We revisit the problem of spontaneous emission by a two-level system in a cavity, concentrating in particular on those aspects associated with the finite propagation time of light between the atom and the cavity boundaries. We find that spontaneous emission always occurs first at the free space rate and there is then an abrupt change in these dynamics when light reflected by the cavity mirrors returns to the atom, leading to interference effects that result either in an enhancement or a reduction of this rate or in a periodic exchange of excitation between the atom and the cavity field. From this point of view, reversible spontaneous emission in terms of single-mode “vacuum Rabi oscillations” can be interpreted as resulting from the interference between the multimode partial waves reflected at the cavity mirrors and the instantaneously radiated light.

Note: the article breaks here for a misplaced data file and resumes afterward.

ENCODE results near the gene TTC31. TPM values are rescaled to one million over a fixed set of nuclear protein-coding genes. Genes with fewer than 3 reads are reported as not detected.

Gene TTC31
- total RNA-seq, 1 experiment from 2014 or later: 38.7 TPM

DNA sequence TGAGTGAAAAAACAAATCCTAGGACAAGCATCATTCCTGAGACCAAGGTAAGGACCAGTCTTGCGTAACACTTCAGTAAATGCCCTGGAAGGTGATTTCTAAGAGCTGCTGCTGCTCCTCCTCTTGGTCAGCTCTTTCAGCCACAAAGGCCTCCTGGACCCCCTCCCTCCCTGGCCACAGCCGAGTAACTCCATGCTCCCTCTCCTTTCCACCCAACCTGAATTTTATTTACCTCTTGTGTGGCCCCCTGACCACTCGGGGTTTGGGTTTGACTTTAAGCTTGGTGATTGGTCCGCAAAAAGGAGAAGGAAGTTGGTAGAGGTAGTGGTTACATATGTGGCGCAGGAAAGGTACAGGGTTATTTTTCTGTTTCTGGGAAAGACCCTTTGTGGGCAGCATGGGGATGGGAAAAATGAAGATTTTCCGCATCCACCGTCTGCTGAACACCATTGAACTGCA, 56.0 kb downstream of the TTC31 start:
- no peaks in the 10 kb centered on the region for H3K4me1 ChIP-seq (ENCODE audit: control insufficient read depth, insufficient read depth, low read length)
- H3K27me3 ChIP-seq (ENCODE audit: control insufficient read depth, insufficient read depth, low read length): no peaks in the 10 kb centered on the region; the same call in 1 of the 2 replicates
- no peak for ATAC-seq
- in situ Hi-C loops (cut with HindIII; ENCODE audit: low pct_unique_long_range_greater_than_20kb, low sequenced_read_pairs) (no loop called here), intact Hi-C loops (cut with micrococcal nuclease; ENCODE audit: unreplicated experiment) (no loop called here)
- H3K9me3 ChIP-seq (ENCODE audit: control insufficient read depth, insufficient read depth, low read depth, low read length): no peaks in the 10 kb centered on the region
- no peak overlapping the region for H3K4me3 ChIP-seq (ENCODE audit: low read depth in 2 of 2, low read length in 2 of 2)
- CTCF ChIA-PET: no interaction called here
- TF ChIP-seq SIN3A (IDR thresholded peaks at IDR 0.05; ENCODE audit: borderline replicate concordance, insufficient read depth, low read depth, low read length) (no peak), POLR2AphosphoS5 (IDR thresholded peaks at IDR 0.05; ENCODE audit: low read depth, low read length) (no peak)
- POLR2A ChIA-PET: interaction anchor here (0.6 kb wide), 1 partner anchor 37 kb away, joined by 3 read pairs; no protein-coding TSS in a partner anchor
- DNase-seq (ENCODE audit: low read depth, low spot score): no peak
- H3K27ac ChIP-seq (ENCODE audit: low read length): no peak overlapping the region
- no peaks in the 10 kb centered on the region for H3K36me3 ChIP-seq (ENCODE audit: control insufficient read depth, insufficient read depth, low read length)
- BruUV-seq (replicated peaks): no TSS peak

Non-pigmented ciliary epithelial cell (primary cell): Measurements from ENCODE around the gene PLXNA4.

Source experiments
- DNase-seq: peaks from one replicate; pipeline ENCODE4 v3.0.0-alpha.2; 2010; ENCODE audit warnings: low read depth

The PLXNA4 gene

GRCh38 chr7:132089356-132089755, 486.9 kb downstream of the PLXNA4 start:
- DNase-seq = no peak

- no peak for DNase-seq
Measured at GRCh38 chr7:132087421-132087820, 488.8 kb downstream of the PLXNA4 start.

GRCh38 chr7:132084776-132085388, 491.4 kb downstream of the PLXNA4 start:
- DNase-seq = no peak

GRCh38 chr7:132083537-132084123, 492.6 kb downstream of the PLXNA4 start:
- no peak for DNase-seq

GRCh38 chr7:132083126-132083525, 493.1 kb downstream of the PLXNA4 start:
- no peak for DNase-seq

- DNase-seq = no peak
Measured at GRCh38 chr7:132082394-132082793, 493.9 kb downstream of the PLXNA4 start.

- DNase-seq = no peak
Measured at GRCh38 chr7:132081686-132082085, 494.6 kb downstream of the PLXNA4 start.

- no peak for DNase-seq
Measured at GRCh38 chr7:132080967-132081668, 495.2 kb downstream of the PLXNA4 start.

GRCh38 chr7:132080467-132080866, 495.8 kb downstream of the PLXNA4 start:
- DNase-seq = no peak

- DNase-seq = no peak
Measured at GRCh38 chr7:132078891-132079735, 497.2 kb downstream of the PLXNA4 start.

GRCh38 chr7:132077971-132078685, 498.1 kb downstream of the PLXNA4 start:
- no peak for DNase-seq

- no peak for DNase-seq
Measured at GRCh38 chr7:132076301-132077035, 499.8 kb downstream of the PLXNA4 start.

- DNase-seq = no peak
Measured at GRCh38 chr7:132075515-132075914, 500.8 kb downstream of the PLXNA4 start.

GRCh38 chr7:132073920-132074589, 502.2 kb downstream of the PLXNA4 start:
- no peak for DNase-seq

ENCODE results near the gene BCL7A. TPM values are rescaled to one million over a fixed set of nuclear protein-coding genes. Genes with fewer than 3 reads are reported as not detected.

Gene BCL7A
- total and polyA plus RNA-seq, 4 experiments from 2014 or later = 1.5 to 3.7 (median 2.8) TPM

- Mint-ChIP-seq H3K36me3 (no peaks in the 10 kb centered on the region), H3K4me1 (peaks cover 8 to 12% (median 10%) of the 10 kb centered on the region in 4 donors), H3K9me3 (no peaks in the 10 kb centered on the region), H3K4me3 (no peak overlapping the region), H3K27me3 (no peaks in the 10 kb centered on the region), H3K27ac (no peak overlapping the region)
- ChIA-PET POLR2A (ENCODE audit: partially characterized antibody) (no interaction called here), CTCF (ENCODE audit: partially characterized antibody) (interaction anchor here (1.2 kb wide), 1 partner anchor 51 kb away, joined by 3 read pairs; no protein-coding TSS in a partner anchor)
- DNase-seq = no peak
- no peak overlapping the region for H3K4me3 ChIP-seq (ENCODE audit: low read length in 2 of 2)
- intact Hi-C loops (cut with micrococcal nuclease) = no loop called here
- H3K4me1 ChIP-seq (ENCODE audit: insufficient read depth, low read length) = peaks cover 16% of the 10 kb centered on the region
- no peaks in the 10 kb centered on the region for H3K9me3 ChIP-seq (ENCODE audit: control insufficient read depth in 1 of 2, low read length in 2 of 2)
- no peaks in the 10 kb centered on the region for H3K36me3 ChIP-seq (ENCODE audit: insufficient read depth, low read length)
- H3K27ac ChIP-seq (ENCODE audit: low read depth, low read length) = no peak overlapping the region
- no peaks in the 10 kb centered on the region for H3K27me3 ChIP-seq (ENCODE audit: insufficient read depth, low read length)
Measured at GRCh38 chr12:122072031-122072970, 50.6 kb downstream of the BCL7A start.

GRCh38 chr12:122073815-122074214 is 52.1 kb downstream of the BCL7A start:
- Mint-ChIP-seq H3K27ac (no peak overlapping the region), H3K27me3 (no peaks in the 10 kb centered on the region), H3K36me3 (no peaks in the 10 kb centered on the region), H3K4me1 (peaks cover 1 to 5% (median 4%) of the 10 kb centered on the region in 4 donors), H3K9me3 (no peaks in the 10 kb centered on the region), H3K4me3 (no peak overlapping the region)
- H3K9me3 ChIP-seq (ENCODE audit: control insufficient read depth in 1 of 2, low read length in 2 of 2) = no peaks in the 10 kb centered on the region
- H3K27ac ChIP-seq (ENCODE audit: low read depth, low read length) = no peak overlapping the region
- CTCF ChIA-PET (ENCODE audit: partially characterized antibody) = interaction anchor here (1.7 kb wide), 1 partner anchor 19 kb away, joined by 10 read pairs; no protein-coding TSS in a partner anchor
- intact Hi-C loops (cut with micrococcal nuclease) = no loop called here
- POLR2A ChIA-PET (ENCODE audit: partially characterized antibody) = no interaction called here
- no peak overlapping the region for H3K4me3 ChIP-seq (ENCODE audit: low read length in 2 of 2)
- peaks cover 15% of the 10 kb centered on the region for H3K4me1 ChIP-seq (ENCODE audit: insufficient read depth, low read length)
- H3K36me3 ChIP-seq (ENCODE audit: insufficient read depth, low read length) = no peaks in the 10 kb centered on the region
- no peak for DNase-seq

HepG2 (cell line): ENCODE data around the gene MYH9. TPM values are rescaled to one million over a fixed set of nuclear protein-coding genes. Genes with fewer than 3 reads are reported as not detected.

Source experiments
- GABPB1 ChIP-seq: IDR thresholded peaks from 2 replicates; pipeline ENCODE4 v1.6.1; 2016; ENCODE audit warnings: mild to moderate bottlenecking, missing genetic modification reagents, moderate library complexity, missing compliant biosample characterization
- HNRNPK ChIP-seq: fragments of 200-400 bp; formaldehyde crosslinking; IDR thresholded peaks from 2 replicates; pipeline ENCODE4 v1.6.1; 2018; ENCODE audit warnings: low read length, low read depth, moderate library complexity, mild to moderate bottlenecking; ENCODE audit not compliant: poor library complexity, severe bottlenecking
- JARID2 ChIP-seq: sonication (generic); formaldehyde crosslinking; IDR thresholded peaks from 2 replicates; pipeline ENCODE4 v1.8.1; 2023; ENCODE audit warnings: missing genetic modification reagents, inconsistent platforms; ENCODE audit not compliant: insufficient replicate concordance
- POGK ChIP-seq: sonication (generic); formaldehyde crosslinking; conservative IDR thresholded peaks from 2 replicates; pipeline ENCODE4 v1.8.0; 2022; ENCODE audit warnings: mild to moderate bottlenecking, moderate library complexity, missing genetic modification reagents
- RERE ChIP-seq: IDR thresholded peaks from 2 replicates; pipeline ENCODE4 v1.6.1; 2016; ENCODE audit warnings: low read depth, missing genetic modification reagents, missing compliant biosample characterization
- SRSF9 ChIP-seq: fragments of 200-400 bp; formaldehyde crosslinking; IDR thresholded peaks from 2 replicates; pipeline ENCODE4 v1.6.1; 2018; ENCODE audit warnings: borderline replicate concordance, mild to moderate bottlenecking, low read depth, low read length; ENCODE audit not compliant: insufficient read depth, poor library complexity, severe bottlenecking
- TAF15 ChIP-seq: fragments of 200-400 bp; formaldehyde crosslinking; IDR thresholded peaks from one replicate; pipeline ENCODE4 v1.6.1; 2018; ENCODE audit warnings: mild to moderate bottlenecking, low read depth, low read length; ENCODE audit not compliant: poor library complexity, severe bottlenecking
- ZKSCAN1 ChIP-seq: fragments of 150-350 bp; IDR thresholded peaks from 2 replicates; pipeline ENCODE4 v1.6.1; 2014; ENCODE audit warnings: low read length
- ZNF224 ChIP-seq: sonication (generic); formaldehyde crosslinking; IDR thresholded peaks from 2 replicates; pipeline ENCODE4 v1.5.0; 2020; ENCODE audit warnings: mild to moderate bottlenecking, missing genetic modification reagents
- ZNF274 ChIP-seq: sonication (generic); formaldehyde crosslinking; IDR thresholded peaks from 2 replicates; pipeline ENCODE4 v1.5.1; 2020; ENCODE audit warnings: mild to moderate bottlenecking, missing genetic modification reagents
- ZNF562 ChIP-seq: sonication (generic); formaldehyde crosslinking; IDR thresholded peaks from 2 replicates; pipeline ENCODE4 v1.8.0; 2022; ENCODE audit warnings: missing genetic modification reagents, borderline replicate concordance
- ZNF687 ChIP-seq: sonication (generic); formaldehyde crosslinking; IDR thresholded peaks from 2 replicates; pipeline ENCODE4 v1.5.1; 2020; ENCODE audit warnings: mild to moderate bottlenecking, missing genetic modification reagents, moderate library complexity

|Original language||English (US)|
|Number of pages||6|
|Journal||Physical Review A - Atomic, Molecular, and Optical Physics|
|State||Published - Jan 1 1996|
ASJC Scopus subject areas
- Atomic and Molecular Physics, and Optics